Areas of collaboration. How. The strategies identify six main areas of collaboration: Policy dialogue. To ensure the involvement of NGOs in policy dialogue on issues related to food and nutrition security Normative activities. To ensure the involvement (participatory approach) of CSOs in the design and implementation of codes of conduct and regulatory frameworks in areas related to FAO’s mandate Knowledge sharing and capacity development. To promote the flow of global knowledge on agriculture and nutrition issues, while also capitalizing on the knowledge CSOs have from grassroots levels and regional contexts Advocacy and Communication. To jointly reach grassroots audiences and support raising their interests and concerns to decision-makers, while also informing public opinion of these issues Joint use of resources. To jointly mobilize and use the wide human, physical and financial resources available at different levels Field programme. To strengthen local capacities and project outreach in a cost-effective manner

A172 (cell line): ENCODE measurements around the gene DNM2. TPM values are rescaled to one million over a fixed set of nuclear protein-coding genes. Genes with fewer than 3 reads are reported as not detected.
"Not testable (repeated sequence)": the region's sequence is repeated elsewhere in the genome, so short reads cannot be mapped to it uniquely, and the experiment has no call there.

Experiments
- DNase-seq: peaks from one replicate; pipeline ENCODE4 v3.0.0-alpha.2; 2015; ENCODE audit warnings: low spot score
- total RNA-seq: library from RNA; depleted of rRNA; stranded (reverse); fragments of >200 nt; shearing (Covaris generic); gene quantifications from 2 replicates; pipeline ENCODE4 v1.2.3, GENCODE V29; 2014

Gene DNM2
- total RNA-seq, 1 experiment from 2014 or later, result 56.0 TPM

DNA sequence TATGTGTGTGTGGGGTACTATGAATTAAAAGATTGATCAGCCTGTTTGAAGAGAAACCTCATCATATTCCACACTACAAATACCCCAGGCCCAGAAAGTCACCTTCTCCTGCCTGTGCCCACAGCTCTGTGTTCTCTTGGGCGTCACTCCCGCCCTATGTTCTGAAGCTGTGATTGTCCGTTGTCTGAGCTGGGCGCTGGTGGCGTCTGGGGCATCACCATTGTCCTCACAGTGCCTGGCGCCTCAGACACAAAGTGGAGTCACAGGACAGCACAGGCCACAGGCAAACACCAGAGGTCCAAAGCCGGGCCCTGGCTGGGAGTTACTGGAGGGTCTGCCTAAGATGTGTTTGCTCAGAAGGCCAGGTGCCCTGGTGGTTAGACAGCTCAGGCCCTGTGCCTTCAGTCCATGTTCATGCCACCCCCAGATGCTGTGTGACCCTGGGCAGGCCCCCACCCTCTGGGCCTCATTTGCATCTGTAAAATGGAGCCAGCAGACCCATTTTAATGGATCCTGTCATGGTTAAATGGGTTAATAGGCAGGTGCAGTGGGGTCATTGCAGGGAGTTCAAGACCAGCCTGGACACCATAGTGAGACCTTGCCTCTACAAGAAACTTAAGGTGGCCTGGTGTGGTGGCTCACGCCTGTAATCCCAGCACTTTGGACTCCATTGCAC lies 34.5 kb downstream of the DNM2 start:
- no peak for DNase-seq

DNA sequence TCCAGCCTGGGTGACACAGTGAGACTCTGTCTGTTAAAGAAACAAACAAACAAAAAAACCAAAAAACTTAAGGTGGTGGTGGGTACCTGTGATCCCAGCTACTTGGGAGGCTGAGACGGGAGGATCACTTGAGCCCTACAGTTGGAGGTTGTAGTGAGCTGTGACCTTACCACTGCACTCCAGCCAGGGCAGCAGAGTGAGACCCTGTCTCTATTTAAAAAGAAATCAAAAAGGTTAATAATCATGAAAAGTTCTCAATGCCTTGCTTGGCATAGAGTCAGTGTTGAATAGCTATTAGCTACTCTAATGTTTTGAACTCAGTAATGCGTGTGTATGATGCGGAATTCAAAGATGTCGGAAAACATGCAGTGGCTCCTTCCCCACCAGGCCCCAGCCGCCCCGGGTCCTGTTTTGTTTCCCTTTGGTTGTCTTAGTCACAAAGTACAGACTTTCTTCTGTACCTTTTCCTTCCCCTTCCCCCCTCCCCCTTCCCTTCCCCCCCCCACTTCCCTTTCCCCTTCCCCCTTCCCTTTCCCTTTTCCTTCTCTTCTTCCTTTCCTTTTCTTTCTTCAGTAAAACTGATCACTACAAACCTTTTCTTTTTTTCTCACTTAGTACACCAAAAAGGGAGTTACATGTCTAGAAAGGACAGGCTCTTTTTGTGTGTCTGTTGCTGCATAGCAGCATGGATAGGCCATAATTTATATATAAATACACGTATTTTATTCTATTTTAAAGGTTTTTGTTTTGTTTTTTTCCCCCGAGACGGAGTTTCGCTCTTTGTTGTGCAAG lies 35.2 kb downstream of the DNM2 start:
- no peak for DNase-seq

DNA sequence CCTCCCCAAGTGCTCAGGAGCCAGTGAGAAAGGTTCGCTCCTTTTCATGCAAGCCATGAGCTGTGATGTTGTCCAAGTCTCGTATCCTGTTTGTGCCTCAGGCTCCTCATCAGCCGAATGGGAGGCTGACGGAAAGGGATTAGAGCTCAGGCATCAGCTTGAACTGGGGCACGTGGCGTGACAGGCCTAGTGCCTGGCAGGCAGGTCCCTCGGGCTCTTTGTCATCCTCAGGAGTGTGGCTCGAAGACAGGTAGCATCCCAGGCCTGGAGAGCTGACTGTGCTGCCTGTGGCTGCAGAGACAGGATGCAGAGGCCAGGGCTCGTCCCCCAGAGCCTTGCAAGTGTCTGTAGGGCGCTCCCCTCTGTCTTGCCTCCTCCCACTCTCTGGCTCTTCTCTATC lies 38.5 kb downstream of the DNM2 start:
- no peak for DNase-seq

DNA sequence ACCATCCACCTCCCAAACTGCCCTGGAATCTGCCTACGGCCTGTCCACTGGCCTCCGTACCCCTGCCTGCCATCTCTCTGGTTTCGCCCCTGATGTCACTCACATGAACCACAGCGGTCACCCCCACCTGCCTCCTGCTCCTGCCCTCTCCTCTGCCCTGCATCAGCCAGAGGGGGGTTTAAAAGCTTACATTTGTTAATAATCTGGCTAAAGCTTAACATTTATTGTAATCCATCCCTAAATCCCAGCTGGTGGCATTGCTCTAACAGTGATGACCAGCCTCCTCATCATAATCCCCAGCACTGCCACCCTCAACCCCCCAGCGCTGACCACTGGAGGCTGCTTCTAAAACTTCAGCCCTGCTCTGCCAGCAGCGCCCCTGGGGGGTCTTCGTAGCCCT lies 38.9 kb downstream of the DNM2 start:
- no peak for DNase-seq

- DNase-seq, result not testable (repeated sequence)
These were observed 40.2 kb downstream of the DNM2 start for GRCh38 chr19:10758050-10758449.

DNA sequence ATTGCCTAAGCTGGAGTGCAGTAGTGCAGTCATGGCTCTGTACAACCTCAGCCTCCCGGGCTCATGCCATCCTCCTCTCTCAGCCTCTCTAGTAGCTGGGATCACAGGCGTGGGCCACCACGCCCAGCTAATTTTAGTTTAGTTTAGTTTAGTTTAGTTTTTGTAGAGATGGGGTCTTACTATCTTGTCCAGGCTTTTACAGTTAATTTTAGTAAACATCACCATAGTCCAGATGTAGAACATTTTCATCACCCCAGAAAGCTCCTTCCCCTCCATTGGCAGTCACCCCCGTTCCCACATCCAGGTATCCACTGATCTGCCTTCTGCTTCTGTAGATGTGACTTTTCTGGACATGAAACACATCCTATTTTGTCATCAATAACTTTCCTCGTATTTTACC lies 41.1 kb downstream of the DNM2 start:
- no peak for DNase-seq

WHO ARE THE PARTNERS? Partnerships include main stakeholders: UN agencies, funds and programmes, academia and research institutions, international financial institutions (IFIs) and inter-governmental entities. FAO partners with Governments, Civil society - including both people’s organizations and NGOs, Producers’ organizations and cooperatives, and the private sector.
Food security – is shared goal in partnership Successful partnerships result from different organizations working towards shared goal – food security Partnership activities must be consistent with FAO’s mission and should enhance the effectiveness of its work programme. An important element of the strategies ensures that key stakeholders in the field of food security are identified and involved at global, regional, and country levels in support of FAO's work.